The data tells us that working long hours improves neither productivity nor creativity. In fact, a recent study by Erin Reid, a professor from Boston University’s Questrom of Business, concluded that managers couldn’t tell the difference between an employee who worked 80 hours a week and an employee who lied and pretended to work 80 hours a week. So, not only will production not increase, the overworked will become a hindrance when they can’t work effectively. We need time out, time to wind down, see family and friends, eat, sleep and enjoy life to have the ability to come in and give a job 100%.
So, what should we be doing?
Now, don’t get me wrong if you love going to work it means you’re in the right job and succeeding, which is excellent, congrats! But working shouldn’t be a 24 hour a day lifestyle, regardless of your position in an organisation. Bob Chapman, the CEO of global engineering company Barry-Wehmiller, talks about how much of an impact organisations have on their employees, “The person you report to at work can be more important to your health than your family doctor. We want to send people home safe, healthy, and fulfilled all three dimensions.” The Australian National Universities new research has found that “People who work more than 39 hours a week are putting their health at risk.”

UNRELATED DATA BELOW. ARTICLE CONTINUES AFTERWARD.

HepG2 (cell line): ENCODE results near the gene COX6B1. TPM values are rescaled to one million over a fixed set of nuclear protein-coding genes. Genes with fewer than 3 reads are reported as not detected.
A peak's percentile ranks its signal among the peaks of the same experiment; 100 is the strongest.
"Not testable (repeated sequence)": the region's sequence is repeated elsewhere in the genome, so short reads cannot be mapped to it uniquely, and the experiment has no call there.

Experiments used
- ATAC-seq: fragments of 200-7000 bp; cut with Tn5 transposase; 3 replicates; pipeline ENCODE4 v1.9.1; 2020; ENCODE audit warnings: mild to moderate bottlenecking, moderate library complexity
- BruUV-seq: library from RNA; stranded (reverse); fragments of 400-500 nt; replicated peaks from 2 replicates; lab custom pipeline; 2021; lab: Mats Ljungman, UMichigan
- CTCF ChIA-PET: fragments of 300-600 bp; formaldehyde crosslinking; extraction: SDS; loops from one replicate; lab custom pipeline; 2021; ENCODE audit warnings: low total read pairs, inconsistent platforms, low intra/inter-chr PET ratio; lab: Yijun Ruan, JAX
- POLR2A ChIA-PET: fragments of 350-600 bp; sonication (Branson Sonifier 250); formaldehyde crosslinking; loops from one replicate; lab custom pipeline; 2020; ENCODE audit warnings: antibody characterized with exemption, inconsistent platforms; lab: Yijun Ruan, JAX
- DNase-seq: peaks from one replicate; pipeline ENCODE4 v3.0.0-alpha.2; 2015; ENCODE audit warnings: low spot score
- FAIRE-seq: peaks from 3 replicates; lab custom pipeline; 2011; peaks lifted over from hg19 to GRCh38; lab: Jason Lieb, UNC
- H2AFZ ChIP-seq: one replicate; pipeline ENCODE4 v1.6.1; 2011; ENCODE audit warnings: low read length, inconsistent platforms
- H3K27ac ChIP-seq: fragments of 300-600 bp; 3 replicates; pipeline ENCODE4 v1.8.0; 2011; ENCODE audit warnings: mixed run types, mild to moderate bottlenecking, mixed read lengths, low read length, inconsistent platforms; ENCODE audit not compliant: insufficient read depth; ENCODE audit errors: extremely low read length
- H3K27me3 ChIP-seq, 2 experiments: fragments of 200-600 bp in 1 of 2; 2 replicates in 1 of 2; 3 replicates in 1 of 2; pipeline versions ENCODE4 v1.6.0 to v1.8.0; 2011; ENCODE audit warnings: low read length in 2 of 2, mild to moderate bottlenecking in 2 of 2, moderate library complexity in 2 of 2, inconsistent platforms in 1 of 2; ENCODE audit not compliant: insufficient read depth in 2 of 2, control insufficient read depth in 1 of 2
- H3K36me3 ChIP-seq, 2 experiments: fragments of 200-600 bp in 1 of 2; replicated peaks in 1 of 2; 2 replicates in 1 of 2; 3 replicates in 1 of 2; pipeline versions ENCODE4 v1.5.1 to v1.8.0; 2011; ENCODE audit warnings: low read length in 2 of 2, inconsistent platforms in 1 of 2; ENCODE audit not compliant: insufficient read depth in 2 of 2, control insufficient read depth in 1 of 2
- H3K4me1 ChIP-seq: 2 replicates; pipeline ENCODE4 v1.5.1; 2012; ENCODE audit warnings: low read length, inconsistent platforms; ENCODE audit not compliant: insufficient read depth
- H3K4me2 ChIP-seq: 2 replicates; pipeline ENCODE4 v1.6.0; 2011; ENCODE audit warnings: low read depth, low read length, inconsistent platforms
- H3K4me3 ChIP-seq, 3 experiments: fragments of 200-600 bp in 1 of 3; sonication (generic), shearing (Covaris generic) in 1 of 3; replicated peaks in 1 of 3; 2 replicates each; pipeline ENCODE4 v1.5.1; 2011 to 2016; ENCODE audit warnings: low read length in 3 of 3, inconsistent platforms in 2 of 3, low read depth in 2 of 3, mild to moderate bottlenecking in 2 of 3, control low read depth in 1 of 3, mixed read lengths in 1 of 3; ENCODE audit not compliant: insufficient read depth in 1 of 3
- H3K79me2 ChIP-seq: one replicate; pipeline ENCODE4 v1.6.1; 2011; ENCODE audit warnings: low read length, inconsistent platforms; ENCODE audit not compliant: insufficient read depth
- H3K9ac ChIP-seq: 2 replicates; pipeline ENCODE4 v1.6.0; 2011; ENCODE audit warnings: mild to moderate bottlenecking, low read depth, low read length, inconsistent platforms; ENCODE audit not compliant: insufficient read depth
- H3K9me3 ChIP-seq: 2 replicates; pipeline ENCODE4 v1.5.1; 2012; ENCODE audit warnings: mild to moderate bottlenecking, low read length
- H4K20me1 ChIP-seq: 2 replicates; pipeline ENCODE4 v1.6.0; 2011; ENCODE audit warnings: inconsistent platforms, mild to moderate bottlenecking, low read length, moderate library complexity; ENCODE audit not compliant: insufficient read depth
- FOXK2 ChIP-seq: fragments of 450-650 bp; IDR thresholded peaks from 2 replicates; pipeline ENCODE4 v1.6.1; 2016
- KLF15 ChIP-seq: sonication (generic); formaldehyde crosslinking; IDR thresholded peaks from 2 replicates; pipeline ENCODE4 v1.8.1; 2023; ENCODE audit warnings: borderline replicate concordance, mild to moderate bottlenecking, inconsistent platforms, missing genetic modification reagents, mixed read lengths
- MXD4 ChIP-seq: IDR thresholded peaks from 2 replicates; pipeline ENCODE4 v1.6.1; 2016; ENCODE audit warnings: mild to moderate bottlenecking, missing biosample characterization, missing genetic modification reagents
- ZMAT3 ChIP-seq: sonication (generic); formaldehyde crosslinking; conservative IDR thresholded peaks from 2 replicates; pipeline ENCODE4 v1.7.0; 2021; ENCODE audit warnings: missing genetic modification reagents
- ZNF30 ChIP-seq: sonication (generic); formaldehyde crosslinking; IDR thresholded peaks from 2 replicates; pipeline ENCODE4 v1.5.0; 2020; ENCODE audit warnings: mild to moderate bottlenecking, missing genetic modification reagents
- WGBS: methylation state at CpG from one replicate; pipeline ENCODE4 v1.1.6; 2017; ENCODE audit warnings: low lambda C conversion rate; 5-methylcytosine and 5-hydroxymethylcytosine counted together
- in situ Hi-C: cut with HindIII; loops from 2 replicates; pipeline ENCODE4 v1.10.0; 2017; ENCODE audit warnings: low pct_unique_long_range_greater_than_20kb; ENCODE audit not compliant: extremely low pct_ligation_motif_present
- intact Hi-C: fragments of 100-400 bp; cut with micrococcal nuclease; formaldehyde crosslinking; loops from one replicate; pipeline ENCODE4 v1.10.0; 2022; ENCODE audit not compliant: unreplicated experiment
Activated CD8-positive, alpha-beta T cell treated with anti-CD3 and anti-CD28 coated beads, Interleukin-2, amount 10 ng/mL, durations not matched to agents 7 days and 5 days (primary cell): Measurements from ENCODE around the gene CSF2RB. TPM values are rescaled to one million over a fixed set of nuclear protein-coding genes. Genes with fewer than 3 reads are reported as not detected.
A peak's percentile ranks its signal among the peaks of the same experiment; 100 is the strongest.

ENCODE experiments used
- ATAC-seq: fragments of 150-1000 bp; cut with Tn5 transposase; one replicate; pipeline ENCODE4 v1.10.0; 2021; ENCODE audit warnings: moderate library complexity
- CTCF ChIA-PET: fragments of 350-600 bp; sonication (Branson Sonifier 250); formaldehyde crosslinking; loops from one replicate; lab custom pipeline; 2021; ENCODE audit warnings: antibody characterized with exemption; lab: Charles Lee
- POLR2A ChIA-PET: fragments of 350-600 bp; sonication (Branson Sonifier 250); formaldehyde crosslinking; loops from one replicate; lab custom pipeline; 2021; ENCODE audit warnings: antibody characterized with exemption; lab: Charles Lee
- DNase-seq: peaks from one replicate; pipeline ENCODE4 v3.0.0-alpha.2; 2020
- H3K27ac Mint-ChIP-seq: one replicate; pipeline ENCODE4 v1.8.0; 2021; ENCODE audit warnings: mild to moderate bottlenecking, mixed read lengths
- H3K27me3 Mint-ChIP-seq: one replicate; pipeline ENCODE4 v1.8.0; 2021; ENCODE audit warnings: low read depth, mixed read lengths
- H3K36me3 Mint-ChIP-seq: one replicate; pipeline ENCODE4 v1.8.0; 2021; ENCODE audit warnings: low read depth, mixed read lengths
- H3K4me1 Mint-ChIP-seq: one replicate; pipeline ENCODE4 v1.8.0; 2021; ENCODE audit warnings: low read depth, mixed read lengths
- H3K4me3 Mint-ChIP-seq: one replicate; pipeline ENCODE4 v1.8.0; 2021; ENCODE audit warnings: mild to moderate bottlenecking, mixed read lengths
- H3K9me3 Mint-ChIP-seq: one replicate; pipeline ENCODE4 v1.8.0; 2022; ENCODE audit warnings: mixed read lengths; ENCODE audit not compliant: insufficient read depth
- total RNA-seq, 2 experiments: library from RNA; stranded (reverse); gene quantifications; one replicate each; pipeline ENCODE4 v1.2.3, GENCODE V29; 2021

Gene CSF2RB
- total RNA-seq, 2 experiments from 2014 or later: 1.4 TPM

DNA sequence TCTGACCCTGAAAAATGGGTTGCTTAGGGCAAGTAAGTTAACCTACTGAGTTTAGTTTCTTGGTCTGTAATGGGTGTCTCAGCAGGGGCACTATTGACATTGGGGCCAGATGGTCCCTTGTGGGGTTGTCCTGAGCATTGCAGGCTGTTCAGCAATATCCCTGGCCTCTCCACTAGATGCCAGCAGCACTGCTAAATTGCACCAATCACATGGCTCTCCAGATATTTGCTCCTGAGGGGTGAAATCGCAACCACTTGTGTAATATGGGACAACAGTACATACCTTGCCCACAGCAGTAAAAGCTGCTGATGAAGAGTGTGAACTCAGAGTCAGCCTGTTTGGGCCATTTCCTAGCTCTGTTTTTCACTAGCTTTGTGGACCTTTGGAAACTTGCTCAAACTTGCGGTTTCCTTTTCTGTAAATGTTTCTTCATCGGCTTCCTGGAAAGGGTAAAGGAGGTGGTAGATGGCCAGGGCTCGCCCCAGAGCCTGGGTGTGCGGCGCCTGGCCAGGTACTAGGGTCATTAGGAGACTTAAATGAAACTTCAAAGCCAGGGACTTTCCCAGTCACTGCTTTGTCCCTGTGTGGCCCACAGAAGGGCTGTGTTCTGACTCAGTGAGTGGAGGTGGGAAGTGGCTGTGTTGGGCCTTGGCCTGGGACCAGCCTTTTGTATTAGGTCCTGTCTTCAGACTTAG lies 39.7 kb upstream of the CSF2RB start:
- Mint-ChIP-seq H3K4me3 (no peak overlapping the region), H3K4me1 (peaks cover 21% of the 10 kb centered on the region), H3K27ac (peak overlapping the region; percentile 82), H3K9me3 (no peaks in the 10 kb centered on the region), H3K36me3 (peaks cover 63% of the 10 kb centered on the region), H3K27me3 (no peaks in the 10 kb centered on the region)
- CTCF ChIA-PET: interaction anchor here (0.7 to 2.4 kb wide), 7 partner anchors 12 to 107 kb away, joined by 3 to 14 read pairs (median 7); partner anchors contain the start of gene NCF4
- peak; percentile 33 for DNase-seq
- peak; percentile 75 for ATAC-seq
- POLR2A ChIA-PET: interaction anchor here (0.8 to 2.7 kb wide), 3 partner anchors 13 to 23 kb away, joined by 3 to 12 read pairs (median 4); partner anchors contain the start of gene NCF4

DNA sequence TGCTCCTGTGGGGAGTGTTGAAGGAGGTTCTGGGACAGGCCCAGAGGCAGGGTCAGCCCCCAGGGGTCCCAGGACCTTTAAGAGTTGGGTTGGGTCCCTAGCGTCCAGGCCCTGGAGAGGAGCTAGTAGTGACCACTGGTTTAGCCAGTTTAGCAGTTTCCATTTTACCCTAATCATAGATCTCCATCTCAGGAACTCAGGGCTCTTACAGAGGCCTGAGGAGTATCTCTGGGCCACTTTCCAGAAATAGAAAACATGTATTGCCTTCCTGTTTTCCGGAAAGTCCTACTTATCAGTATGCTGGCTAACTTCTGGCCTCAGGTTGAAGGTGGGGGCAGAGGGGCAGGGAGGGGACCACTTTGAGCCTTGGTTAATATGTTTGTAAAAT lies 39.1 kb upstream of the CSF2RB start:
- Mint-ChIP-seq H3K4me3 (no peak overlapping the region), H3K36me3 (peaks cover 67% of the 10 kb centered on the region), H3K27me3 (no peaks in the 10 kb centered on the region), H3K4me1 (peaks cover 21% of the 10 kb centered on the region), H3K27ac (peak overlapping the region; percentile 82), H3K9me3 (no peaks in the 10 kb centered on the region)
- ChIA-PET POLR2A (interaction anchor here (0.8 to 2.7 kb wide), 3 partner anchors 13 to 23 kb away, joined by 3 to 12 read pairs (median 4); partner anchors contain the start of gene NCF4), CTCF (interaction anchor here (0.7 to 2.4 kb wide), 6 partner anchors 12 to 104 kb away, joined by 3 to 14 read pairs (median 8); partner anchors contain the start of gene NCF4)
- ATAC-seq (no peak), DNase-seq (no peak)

In order to combat the #Hustle mindset, the buy-in needs to be organisation-wide; from the front-line to the SLT. In a recent study conducted by Total jobs they found that “A third of bosses (31%) expect workers to stay later than their contractual hours” but that “Workers (33%) and employers (36%) say shorter working hours would boost productivity.” Listening to the people who work with and for you is imperative. They are the driving force for your organisation, so if they’re not motivated, they’re tired, they’ve missed their kids 4th football match in a row, they never make it home to eat dinner with their family, and they will not be working to the best of their abilities.
A supportive, understanding and emotionally intelligent workplace will see the best from their employees who feel appreciated, and understood. With all the data around wellbeing and productivity it’s no surprise that research has also shown that our Emotional Intelligence has a direct link to our success and performance at work. Leaders with strong EI create more engaging work environments in which performance and potential is maximised through enhanced morale (due to greater empowerment and ongoing development of employees) and employee well-being.